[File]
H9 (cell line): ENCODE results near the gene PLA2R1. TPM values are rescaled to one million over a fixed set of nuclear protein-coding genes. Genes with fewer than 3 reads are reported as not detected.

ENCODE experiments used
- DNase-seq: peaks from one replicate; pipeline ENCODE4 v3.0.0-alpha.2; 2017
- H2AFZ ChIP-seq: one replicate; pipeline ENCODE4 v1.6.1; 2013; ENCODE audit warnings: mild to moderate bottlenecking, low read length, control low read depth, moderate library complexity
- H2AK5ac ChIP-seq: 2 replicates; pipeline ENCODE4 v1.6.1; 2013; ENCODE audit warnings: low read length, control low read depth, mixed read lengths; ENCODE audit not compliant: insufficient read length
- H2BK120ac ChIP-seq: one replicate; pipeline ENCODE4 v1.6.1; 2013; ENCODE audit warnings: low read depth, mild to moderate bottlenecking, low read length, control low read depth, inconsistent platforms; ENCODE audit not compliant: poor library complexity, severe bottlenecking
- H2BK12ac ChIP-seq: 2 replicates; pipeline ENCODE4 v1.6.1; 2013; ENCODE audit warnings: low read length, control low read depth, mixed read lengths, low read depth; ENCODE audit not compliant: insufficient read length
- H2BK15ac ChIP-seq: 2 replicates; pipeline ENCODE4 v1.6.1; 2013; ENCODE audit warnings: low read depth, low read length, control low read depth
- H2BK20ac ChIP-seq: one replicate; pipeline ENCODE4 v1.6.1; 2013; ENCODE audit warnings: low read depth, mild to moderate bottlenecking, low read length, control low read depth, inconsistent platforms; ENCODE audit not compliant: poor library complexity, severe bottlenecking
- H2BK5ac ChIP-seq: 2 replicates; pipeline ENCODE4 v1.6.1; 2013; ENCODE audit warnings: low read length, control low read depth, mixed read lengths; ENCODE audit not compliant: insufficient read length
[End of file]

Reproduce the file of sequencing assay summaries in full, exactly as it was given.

H9 (cell line): ENCODE results near the gene PLA2R1. TPM values are rescaled to one million over a fixed set of nuclear protein-coding genes. Genes with fewer than 3 reads are reported as not detected.

ENCODE experiments used
- DNase-seq: peaks from one replicate; pipeline ENCODE4 v3.0.0-alpha.2; 2017
- H2AFZ ChIP-seq: one replicate; pipeline ENCODE4 v1.6.1; 2013; ENCODE audit warnings: mild to moderate bottlenecking, low read length, control low read depth, moderate library complexity
- H2AK5ac ChIP-seq: 2 replicates; pipeline ENCODE4 v1.6.1; 2013; ENCODE audit warnings: low read length, control low read depth, mixed read lengths; ENCODE audit not compliant: insufficient read length
- H2BK120ac ChIP-seq: one replicate; pipeline ENCODE4 v1.6.1; 2013; ENCODE audit warnings: low read depth, mild to moderate bottlenecking, low read length, control low read depth, inconsistent platforms; ENCODE audit not compliant: poor library complexity, severe bottlenecking
- H2BK12ac ChIP-seq: 2 replicates; pipeline ENCODE4 v1.6.1; 2013; ENCODE audit warnings: low read length, control low read depth, mixed read lengths, low read depth; ENCODE audit not compliant: insufficient read length
- H2BK15ac ChIP-seq: 2 replicates; pipeline ENCODE4 v1.6.1; 2013; ENCODE audit warnings: low read depth, low read length, control low read depth
- H2BK20ac ChIP-seq: one replicate; pipeline ENCODE4 v1.6.1; 2013; ENCODE audit warnings: low read depth, mild to moderate bottlenecking, low read length, control low read depth, inconsistent platforms; ENCODE audit not compliant: poor library complexity, severe bottlenecking
- H2BK5ac ChIP-seq: 2 replicates; pipeline ENCODE4 v1.6.1; 2013; ENCODE audit warnings: low read length, control low read depth, mixed read lengths; ENCODE audit not compliant: insufficient read length